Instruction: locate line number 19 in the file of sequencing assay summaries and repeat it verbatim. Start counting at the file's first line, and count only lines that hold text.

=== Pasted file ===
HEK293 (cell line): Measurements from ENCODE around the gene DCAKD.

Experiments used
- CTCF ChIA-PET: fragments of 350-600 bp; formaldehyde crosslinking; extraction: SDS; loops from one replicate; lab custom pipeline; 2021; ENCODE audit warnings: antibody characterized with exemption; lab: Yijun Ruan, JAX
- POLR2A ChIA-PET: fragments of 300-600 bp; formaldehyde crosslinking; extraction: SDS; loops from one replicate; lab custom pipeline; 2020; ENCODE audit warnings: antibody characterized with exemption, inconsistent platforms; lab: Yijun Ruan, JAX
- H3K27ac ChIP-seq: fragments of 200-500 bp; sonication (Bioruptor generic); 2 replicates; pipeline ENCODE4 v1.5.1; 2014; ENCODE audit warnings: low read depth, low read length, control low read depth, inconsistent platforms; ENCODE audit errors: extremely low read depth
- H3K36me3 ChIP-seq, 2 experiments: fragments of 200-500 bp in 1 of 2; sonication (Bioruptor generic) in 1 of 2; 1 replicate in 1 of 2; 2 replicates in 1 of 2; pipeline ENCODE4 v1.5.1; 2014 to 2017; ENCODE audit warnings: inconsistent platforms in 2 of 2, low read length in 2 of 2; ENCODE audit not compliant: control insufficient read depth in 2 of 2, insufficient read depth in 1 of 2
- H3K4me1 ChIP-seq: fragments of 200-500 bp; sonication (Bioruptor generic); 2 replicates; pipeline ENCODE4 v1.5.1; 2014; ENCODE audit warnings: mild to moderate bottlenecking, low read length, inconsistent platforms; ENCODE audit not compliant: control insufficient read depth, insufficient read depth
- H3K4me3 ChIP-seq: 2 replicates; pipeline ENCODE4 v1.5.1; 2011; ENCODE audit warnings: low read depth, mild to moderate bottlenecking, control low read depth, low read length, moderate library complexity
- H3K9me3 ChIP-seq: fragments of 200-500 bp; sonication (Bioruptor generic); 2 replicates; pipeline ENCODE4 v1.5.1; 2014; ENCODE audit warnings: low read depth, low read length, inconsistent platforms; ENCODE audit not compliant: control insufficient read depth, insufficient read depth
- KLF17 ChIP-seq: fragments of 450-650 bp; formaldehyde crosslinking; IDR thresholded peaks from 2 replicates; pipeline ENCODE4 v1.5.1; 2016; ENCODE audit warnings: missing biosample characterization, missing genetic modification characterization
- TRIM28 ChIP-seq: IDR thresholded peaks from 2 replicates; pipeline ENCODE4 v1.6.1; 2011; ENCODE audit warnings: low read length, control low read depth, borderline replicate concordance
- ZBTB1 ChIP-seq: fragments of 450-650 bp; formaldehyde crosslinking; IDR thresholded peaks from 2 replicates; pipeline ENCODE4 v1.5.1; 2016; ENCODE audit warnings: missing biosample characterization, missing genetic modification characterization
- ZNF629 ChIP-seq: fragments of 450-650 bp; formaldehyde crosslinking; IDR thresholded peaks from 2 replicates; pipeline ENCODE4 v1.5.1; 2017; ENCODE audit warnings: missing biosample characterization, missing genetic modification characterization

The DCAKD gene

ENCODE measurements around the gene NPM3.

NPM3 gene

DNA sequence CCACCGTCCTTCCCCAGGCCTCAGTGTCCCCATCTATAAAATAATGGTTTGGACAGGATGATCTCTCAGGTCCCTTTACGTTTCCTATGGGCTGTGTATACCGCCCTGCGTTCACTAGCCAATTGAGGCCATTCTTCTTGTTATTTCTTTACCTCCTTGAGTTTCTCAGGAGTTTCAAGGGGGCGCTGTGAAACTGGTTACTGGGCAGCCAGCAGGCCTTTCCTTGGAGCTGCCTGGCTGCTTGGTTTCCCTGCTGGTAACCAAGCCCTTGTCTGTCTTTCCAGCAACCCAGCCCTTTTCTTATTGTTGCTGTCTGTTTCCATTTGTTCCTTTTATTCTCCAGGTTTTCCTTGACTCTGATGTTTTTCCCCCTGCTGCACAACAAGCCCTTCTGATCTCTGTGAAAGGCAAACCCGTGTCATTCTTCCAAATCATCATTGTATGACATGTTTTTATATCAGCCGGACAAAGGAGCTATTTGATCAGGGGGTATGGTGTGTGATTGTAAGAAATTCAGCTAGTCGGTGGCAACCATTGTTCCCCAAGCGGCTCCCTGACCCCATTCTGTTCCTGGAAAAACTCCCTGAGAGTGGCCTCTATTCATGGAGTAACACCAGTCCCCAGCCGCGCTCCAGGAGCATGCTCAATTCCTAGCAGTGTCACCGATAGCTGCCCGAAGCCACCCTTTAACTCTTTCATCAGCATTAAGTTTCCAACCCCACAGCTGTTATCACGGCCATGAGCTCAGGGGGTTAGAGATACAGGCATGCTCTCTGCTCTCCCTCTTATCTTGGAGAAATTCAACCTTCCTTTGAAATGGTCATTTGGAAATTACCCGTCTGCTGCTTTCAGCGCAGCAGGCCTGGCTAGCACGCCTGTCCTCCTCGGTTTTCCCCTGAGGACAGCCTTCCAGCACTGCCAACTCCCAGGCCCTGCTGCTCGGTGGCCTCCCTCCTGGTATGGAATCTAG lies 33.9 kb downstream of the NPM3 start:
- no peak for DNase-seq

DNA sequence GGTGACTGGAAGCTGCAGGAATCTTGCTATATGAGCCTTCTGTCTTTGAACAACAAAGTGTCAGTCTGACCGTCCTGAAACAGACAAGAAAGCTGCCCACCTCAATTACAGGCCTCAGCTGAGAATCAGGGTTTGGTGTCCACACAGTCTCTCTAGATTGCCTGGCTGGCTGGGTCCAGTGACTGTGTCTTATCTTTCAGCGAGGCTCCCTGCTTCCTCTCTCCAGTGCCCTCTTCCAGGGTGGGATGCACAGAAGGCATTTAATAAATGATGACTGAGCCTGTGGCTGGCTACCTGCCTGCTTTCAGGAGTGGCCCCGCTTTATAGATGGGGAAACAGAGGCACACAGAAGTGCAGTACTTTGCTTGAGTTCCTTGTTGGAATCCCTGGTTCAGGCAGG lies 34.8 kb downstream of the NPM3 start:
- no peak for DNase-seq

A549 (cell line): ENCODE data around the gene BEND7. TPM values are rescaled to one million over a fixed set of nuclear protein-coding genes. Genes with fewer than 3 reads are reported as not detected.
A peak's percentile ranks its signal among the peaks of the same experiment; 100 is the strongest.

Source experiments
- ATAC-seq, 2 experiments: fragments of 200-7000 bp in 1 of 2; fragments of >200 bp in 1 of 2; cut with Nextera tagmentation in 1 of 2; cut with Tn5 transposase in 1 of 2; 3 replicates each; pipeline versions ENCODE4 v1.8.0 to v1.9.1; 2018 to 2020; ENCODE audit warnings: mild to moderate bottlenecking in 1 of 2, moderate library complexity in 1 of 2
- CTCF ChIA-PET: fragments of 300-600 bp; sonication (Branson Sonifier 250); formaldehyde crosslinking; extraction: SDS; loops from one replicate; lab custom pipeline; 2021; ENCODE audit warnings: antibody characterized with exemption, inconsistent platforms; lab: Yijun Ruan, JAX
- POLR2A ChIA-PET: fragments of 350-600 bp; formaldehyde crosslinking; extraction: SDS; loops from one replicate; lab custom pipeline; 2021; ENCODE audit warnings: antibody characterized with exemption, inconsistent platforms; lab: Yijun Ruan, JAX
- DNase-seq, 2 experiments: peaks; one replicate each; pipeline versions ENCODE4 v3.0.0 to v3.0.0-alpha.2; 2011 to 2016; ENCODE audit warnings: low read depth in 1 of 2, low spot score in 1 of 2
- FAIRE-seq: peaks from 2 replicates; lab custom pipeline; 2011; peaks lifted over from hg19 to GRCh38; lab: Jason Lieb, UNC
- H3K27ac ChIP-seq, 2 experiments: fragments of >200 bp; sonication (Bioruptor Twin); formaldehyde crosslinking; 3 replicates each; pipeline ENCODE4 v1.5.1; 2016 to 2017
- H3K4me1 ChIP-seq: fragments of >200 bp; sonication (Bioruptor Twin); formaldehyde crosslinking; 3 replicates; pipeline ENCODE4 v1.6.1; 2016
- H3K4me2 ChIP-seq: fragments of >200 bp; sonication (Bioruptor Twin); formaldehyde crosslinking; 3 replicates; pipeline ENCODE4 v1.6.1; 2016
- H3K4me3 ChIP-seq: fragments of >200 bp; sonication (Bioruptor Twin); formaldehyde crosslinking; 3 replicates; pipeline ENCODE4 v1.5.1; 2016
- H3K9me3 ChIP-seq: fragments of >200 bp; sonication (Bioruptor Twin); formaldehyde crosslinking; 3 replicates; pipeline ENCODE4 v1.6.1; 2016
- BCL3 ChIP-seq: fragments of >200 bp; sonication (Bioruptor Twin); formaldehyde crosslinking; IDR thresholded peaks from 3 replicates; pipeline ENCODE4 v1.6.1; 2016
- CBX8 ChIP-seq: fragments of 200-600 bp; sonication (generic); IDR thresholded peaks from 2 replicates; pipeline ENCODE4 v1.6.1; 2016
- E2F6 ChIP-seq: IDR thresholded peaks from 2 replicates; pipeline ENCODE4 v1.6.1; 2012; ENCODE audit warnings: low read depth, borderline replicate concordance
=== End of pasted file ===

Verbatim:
DNA sequence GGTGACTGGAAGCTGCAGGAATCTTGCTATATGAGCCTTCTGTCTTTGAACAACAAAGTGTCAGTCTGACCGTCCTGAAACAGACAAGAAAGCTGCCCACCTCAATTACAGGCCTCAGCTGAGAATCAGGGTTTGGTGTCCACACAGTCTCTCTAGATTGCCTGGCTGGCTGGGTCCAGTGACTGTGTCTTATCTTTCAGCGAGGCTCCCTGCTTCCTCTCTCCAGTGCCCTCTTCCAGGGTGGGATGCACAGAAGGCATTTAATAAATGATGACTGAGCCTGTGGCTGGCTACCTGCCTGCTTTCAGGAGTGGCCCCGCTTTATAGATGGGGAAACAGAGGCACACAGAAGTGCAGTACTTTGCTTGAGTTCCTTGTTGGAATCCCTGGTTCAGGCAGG lies 34.8 kb downstream of the NPM3 start: